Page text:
1. Connection with each other.  We were blessed to have an amazing cohort of madrichim, each of whom brought their own strengths and talents to our program. I tried to structure training programs for them that would give them opportunities to connect with one another. In addition, I tried to be strategic about classroom assignments. I hoped to pair each madrich with a partner who might be a good social fit for him/her. 


  1. Find purpose in their connection to Judaism. This year, we experimented with including our madrichim in staff training that was specifically about the Jewish content of our learning units. Our conversations about topics from everything ranging from “How do you mark Jewish time” to “How do we live Torah?” were rich and meaningful. Based on their end-of-year reflections, I know our teens came away from each of these conversations with a deeper connection to the Jewish content we studied. According to the teens, they learned about the holidays of Sukkot, Passover, and Rosh Hashanah.  One teen shared that she learned about many different Jewish foods, and how they are connected to Jewish culture. In our final quarter, we studied some of the commandments in the book of Leviticus, and how they apply to our lives today. One teen shared, “I learned about the commandment which said not to clear the corners of your field – instead leave it for the poor and strangers. This made me think about how these commandments could apply today. For example, I thought about the work we do at the Community Freedge. Community members leave what they can and take what they need, similar to the commandment.” This teen made a Jewish connection to social action work she was already doing.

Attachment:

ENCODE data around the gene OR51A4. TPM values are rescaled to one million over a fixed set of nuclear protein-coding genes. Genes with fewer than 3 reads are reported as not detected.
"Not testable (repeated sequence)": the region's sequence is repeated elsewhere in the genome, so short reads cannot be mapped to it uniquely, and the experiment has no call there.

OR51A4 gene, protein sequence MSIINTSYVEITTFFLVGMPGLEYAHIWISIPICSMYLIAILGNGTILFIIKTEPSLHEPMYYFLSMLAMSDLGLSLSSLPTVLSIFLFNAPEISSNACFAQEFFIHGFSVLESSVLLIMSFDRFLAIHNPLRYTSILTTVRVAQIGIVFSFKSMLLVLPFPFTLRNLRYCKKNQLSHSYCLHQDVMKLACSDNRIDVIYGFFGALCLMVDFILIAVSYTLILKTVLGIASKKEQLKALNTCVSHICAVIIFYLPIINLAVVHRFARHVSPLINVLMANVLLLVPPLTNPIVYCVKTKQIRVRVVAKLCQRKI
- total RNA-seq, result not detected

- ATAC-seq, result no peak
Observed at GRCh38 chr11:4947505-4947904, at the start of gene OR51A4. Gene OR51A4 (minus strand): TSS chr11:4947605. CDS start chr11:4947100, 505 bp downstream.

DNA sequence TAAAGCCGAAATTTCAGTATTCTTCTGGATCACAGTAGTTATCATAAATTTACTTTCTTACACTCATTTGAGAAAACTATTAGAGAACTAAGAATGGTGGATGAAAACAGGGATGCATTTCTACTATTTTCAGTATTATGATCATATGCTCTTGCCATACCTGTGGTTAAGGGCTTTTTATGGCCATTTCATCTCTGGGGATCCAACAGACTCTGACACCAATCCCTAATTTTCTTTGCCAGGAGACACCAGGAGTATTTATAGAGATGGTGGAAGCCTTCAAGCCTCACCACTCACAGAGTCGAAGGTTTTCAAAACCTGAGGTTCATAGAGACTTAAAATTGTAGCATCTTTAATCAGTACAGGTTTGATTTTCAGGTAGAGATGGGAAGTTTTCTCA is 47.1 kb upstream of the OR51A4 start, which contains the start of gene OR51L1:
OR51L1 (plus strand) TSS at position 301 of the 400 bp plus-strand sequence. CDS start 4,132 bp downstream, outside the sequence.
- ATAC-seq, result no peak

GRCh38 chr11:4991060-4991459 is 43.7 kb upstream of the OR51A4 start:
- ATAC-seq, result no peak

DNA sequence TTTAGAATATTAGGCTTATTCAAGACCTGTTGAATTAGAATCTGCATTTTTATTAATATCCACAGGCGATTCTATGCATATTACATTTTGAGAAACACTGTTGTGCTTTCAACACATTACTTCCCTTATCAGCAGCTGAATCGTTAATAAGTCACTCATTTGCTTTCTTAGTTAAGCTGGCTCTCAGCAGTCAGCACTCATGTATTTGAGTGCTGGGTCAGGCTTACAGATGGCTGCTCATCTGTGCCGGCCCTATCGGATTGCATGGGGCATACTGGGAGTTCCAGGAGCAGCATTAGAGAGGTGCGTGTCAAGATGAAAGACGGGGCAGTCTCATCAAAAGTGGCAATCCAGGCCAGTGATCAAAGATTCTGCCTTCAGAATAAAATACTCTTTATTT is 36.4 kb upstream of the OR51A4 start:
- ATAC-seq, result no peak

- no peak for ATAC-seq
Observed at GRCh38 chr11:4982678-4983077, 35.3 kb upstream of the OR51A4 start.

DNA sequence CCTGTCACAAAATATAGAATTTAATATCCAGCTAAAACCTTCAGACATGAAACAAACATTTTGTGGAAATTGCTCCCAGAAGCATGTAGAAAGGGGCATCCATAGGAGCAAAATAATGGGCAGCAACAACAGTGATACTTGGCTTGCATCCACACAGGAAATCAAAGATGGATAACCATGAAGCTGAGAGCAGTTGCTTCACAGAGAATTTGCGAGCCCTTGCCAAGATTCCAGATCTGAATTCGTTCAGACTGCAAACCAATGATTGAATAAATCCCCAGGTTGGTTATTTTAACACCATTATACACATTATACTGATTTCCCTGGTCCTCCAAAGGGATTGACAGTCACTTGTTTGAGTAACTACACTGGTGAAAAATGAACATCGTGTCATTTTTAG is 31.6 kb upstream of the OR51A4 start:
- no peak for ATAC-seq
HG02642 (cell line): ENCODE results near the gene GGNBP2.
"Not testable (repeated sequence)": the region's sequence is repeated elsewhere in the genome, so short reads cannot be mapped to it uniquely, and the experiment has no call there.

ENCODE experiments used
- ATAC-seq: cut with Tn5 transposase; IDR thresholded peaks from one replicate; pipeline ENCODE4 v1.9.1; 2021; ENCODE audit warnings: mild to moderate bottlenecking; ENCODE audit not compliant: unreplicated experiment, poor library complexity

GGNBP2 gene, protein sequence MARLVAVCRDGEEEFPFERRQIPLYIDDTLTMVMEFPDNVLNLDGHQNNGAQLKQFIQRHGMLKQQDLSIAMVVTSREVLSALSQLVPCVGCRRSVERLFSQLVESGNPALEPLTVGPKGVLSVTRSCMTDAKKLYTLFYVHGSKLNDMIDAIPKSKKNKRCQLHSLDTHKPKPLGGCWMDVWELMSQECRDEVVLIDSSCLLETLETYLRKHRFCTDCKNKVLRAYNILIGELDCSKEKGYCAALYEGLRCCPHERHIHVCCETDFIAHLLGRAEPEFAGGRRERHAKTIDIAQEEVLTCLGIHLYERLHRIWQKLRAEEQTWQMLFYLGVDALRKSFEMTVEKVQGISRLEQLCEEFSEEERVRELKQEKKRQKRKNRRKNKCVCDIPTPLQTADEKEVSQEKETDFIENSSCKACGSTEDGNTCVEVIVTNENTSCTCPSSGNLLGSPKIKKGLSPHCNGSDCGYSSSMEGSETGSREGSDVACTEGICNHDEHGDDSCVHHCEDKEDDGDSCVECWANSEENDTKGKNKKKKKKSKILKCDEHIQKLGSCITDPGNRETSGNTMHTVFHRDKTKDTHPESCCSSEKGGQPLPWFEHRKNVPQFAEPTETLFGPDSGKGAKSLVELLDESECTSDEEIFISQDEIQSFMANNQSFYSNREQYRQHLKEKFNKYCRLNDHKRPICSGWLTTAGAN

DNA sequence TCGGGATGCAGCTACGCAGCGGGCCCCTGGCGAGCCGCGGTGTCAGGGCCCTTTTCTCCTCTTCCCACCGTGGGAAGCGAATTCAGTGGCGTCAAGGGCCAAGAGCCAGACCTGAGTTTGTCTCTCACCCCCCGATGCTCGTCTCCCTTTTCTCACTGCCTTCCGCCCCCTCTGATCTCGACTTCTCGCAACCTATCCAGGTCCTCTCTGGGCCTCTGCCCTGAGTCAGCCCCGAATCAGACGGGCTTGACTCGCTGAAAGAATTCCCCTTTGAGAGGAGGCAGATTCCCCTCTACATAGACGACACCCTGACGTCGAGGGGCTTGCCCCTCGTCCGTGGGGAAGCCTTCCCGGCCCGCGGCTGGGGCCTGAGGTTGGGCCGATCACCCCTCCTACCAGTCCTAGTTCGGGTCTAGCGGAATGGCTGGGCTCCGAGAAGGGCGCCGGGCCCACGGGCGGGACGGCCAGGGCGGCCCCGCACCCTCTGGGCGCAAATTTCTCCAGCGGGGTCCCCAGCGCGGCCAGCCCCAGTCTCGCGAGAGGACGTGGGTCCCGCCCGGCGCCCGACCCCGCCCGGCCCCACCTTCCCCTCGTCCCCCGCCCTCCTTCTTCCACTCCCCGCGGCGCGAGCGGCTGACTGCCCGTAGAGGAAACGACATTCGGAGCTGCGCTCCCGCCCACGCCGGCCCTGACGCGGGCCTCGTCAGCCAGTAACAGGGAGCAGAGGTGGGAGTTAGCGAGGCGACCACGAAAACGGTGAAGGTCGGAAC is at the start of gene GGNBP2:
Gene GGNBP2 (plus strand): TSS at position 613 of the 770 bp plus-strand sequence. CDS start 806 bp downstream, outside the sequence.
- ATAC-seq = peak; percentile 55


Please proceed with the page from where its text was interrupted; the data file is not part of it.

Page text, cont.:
1. Find purpose in supporting younger students. As stated above, we gave our teens a mission to help the younger students feel welcome and included in their classrooms. Many of the teens stated that they felt a sense of purpose in this role and made it a priority to be available to them.
  1.  Find purpose in developing skills that can transfer to other areas of life. Something that came through loud and clear in the end of year reflections was the deep pride the madrichim felt in learning and applying new skills. Our training sessions covered leadership topics, teaching strategies, and general job skills. It was very clear to me that mastering some of these skills gave our madrichim a substantial sense of accomplishment. In the words of one teen, “I feel like I have learned more leadership skills. In past years, I have walked around the room awkwardly and helped out where I could. This year, I was running some breakout groups which I felt required a more active role which was nice to try out.”